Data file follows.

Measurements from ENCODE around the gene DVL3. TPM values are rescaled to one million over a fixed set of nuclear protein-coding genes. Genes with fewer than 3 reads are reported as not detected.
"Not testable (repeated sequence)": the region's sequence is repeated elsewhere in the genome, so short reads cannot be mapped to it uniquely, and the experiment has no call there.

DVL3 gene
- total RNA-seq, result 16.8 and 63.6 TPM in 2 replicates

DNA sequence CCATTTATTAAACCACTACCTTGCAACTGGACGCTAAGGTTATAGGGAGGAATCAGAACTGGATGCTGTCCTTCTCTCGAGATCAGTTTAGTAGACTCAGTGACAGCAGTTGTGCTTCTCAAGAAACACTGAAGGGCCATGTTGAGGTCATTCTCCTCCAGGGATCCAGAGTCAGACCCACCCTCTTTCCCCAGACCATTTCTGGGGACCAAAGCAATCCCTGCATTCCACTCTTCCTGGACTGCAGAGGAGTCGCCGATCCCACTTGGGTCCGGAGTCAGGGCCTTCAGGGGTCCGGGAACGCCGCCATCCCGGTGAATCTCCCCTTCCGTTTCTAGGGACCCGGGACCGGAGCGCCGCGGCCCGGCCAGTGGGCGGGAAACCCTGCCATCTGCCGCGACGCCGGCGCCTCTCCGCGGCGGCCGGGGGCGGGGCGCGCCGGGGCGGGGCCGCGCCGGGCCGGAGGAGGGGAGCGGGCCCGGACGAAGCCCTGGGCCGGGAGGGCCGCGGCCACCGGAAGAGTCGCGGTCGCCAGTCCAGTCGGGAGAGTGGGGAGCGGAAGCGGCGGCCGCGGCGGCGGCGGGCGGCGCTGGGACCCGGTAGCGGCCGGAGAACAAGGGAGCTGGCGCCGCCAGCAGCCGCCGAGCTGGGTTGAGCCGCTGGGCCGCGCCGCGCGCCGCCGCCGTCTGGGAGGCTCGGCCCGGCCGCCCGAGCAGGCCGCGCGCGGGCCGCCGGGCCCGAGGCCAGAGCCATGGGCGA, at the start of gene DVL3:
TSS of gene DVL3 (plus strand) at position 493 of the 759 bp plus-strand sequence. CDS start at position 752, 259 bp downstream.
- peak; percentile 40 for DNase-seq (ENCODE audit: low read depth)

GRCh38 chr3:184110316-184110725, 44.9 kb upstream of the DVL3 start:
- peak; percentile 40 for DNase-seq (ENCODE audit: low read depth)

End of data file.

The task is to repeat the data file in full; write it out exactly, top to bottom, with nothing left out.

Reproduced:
Measurements from ENCODE around the gene DVL3. TPM values are rescaled to one million over a fixed set of nuclear protein-coding genes. Genes with fewer than 3 reads are reported as not detected.
"Not testable (repeated sequence)": the region's sequence is repeated elsewhere in the genome, so short reads cannot be mapped to it uniquely, and the experiment has no call there.

DVL3 gene
- total RNA-seq, result 16.8 and 63.6 TPM in 2 replicates

DNA sequence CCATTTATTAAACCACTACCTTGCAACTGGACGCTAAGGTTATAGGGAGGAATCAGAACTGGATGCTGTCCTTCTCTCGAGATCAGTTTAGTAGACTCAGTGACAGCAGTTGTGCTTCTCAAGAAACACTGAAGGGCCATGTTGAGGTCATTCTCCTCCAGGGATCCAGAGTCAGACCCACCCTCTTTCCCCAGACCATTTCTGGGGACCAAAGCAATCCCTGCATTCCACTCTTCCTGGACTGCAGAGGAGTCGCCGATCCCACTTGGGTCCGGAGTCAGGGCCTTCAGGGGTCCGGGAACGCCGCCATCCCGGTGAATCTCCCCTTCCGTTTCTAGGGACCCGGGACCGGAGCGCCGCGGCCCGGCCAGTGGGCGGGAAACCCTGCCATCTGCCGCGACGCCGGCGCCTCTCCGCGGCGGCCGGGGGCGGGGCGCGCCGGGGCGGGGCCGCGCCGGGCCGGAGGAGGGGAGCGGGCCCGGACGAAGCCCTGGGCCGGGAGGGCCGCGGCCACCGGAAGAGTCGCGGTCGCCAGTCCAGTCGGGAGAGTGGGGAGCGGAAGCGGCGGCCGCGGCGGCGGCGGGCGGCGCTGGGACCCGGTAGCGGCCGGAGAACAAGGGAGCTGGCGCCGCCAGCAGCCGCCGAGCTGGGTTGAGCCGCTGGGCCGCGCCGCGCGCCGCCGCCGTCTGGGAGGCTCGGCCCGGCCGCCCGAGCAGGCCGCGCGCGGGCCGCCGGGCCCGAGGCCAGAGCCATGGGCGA, at the start of gene DVL3:
TSS of gene DVL3 (plus strand) at position 493 of the 759 bp plus-strand sequence. CDS start at position 752, 259 bp downstream.
- peak; percentile 40 for DNase-seq (ENCODE audit: low read depth)

GRCh38 chr3:184110316-184110725, 44.9 kb upstream of the DVL3 start:
- peak; percentile 40 for DNase-seq (ENCODE audit: low read depth)